Fuel storage: How compliance is driving innovation at Viva Energy

When you’re operating in a highly regulated and hazardous environment, there’s no room for error, safe operations and adhering to the regulations is critical. But that doesn’t mean sticking with the status quo.

We look at the ways we’re harnessing innovation and technology in our tank maintenance to improve safety – and prolong the life of our assets. There are risks involved with storing fuels but with good management and safety procedures in place these risks can be managed.

Our Reliability and Integrity team are responsible for managing our assets including tanks, pipelines, electrical and instrumentation, pumps, fire systems and piping.

Driven Fuel Storage Complaince 1048

They are at the frontline of our commitment to ensuring that we meet all required regulations and that safe work practices are adhered to at all our facilities from terminals in Devonport and Cairns to pipelines in Sydney.  

All tanks great and small

We operate and maintain more than 3000 storage tanks across Australia, including the new 100ML crude oil tank in Geelong – the biggest in Australia.  This mega tank measures 21 metres high and a staggering 84 metres in diameter.

From steel and stainless steel vertical tanks carrying a range of petroleum products to fiberglass and steel underground tanks at retail service stations, the range of sizes and models of tanks is impressive and requires detailed management.

We also manage customer tanks at a number of mining facilities across Western Australia and Queensland.

Best practice is the new standard

Tank integrity is paramount to safely storing fuel. But no matter where the tank is, storing fuel is a hazardous operation, and strict regulations require thorough inspection and maintenance programs every step of the way.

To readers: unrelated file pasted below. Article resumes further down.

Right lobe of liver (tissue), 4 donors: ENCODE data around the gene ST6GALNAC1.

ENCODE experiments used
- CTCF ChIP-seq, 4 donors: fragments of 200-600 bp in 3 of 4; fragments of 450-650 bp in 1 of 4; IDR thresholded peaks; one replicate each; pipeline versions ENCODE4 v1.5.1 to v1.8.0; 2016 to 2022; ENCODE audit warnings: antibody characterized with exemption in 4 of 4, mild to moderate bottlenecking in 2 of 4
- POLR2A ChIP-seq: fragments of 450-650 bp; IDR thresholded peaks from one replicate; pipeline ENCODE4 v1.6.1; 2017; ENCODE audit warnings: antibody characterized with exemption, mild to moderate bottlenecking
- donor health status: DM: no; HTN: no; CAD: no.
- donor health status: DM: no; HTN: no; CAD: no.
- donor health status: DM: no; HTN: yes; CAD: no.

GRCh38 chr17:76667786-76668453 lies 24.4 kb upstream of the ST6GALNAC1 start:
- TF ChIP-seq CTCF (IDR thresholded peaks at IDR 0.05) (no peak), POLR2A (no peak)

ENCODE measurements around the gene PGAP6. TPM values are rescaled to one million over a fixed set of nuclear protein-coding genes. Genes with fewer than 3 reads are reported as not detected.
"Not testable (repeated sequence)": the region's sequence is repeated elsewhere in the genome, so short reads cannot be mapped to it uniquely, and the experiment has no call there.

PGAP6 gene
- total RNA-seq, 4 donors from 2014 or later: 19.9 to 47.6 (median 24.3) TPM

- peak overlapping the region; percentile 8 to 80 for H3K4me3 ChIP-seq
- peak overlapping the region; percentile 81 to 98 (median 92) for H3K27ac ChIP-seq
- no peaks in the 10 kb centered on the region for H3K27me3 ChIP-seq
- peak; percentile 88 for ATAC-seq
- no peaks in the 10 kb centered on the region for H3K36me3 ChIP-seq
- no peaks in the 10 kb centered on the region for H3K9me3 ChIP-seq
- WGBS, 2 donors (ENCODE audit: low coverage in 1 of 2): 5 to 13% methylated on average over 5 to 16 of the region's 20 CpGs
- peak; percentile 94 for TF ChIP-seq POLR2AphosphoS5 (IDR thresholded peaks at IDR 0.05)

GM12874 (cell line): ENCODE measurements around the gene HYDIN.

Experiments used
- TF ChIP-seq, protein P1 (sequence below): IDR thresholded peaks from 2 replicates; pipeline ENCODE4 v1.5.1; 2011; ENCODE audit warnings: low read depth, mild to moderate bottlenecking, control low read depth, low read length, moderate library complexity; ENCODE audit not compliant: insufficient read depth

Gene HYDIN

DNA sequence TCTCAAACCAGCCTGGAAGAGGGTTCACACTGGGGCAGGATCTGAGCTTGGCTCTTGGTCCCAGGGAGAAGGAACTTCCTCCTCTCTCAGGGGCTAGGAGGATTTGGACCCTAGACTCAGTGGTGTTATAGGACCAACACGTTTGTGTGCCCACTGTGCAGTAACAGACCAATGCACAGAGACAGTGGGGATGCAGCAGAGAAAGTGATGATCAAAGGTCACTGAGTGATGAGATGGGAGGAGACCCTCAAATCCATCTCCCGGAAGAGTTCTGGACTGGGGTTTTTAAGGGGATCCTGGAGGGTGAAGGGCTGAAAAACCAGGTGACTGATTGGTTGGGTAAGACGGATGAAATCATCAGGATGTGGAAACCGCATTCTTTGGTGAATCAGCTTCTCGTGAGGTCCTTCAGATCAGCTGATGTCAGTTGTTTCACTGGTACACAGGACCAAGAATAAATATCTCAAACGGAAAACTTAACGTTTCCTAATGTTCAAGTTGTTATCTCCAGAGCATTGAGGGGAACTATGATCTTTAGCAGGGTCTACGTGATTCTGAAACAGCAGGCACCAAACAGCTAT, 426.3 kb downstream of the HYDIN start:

For vertical storage tanks, underfloor corrosion of the tank floor is the main threat of potential leaks and to prevent corrosion requires preventing water getting under the tank floor. To reduce the risk of corrosion in our vertical storage tanks, a new best practice process in sealing the tank foundation plinth has been developed. The ‘weather strip design’ – designed by Engineering Services Manager, Tony Toko - prevents water ingress and has been proven to reduce the underfloor corrosion rate, which increases the life of the tank and the length of the service intervals. 

“This design is now used for all of our new tank builds within Viva Energy and has even been adopted by other companies in the industry,” Tony says.

Innovate to stay still

While building new tanks is one way to ensure best practice, what do you do when a large proportion of your infrastructure are established assets? For us, it means adopting innovative measures to guard against corrosion, prolonging the lifespan of our tanks, regular inspections and maintenance and ensuring they’re compliant with rigorous regulations and safety standards.

A strict maintenance regime is crucial. “We’ve come a long way in tank integrity in the last 10 years,” says Tony. “We’re happy with the standards of our inspections, the scope of work and specifications, the contractors we use and the quality of repair.” It’s all about having the right processes in place, the right inspection tools and importantly, the right people.

Operators working at our terminals are a key part of the front line of tank maintenance and best practice. Being at the coal face, the operators work every day in and around our assets which means they get to know the assets and, in partnership with the site engineer, they ensure the safe operation of the tanks.